Misconception – Continents Are the Same As Tectonic Plates

There are many misconceptions about geological concepts. There is a list here, developed by Kent Kirby of the University of Minnesota. This post is to debunk one of those misconceptions. There will be others. Find them here.

Misconception: The edge of a continent is the same thing as a plate boundary.

There is a natural sensibility to Geology’s Theory of Plate Tectonics. Obviously, continents have moved, because of the puzzle-like fit of the continent edges across the Atlantic Ocean.

The modern configuration of the continents, each of a different color. Credit: Cogito Ergo Sumo CC 3.0 By-SA
The supercontinent of Pangaea, with the modern continents highlighted. Credit: USGS

The animation below shows the process of the opening of the Atlantic Ocean pretty nicely.

Animation of the breakup of Pangaea and the development of the modern Atlantic Ocean. Credit: USGS

Since the continents were clearly once all together, then broke apart, then the boundary of the individual tectonic plates must be along the edges of the continents.

Only that’s not true. Let’s look at a map of the Earth’s known tectonic plates.

Modern tectonic plates. Credit: USGS

If we focus in on Africa and South America, we see that despite the fact that the two continents seem to fit perfectly together, the plates that contain the continents actually extend all the way into the center of the Atlantic Ocean.

It is the mid-Atlantic ridge, a volcanic under-water mountain range that extends from north to south down the middle of the entire Atlantic Ocean that forms the actual plate boundary.

So here’s the deal (I’m only going to focus on South America and Africa here, but realize this applies all the way up and down what is now the Atlantic Ocean basin):

When South America and Africa were connected in Pangaea, there was no plate boundary between them. Then rifting started. The rift developed into a plate boundary (the mid-Atlantic ridge). This rift was essentially along the eastern edge of modern South America and the western edge of modern Africa, even though they were right next to each other.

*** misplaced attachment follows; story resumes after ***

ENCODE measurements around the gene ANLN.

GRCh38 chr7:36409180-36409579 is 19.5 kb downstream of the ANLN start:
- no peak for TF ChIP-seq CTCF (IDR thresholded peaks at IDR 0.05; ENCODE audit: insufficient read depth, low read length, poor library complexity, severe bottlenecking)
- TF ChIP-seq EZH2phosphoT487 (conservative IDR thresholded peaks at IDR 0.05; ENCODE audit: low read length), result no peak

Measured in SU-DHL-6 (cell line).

The rift opened more fully, and ocean crust began to form, pushing South America away from Africa. The ocean crust is denser than the continental crust, and (as its name belies) was rapidly covered by water – the natal Atlantic Ocean.

The mid-Atlantic ridge is the remnants of that original rift. It hasn’t gone anywhere, but all the while ocean crust has been forming along it and shoving the continents further and further apart. We call this ‘sea-floor spreading.’

Where ever rifting and sea-floor spreading have taken place and pushed continents apart, we know that those continent edges are not plate boundaries. We call them passive continental margins.

The formation of a new ocean basin and passive continental margins. Credit:Hannes Grobe CC 2.5 By-SA

The drawing above illustrates the process of rifting a continent and forming passive continental margins.

Sometimes the edges of continents are plate boundaries. Western North America is an excellent example of this, and it explains why the state of California is so prone to earthquakes.

Tectonics of the western margin of North America. Credit: USGS

Edges of continents that are actually plate boundaries are called active continental margins. The entire rim of the Pacific Ocean is formed by active boundaries, due to the fact that the ocean crust underlying the Pacific Ocean is being dragged under (or subducted) below the continents.

An illustration of subduction of ocean crust below a continent. Note the volcanoes in the continent. On the left side of the image is a spreading center. Credit: USGS

This has to happen, if you think about it. If the Atlantic Ocean is getting bigger and bigger, by pushing the continents apart, some other part of the Earth, another ocean basin, probably, has to be getting smaller. Otherwise the planet would just get bigger and bigger.

Now that doesn’t make sense. The planet would have popped by now!

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